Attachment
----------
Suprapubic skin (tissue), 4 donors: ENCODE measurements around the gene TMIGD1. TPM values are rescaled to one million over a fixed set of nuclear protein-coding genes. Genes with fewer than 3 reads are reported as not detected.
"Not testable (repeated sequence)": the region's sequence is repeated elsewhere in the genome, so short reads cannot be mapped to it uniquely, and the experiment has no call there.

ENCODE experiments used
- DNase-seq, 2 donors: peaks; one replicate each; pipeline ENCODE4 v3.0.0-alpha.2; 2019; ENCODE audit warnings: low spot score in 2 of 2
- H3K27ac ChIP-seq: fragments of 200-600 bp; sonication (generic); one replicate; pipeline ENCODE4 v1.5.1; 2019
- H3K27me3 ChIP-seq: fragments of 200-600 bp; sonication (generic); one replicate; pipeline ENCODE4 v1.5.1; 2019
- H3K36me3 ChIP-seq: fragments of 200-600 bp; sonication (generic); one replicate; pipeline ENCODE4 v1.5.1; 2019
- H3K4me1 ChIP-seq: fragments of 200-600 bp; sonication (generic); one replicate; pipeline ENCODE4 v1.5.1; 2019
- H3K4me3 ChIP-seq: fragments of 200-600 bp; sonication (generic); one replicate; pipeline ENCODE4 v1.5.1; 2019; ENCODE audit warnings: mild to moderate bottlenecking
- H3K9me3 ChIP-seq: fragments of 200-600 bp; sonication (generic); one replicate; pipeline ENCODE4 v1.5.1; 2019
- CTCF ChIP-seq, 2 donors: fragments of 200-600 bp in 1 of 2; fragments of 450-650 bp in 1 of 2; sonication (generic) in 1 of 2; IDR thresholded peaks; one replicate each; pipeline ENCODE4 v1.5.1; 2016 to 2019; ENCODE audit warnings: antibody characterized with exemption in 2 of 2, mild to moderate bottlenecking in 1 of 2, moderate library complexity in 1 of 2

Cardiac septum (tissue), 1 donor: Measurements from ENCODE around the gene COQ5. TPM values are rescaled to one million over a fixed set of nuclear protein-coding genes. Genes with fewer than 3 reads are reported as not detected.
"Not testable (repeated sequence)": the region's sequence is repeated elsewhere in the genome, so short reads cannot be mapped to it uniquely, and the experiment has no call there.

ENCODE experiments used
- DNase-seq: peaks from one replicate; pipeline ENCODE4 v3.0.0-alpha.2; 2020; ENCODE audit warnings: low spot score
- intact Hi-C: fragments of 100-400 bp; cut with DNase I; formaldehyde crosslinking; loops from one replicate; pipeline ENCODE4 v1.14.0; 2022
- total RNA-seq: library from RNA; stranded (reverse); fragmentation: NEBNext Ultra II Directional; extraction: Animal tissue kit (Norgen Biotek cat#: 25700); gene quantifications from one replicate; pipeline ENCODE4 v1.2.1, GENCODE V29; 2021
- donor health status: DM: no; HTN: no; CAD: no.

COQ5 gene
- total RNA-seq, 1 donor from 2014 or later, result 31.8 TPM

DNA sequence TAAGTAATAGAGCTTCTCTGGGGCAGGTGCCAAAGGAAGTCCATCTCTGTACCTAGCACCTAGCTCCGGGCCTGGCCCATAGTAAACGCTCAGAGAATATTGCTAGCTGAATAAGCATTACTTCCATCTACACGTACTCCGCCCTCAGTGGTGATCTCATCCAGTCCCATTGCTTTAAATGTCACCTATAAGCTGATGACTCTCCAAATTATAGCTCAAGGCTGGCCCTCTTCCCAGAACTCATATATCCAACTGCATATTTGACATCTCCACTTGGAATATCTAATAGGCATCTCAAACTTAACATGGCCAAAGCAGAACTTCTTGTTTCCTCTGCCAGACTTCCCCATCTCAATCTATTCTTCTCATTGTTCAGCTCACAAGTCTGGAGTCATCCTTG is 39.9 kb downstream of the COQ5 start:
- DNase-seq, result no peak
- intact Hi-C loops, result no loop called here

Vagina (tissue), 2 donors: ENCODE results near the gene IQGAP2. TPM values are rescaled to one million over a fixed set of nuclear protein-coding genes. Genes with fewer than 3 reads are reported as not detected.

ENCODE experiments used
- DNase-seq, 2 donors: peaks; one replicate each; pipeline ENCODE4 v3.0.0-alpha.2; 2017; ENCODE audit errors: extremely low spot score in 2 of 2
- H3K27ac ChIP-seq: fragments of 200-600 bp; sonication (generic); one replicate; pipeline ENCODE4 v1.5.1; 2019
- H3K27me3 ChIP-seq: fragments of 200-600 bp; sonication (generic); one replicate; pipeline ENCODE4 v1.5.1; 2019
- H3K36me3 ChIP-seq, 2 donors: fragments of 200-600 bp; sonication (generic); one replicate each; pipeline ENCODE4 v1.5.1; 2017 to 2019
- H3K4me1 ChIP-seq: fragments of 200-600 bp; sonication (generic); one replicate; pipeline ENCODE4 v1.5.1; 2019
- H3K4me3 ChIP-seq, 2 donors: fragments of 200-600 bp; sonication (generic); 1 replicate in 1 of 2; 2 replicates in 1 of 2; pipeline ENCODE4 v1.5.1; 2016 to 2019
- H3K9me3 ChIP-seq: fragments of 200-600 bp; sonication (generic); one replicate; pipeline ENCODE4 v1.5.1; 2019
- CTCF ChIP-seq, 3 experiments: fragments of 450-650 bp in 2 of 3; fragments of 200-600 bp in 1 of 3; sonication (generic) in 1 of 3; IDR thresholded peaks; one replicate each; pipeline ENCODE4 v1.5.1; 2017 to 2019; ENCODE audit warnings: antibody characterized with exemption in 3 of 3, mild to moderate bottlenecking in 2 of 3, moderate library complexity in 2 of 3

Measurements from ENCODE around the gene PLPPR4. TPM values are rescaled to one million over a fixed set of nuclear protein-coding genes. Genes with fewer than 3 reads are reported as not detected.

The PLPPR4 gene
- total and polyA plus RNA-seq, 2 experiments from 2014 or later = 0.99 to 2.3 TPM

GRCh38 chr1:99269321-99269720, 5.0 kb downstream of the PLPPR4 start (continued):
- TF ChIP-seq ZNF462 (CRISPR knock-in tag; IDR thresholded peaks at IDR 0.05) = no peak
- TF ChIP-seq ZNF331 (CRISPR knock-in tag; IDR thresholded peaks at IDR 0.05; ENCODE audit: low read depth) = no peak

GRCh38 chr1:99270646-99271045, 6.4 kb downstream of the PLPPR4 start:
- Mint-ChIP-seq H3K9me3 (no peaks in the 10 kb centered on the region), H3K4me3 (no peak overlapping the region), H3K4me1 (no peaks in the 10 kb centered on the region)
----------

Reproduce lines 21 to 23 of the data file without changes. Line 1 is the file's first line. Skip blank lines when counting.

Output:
DNA sequence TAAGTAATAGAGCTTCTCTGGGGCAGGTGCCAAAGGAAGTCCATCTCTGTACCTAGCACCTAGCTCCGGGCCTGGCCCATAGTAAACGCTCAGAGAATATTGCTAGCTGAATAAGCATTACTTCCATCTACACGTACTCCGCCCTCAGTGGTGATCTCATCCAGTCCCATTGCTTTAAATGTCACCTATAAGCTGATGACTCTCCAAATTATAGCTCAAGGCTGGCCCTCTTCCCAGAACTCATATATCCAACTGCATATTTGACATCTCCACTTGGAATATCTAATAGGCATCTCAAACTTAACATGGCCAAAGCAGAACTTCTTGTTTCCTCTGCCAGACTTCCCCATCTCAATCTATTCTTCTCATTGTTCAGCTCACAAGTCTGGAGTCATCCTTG is 39.9 kb downstream of the COQ5 start:
- DNase-seq, result no peak
- intact Hi-C loops, result no loop called here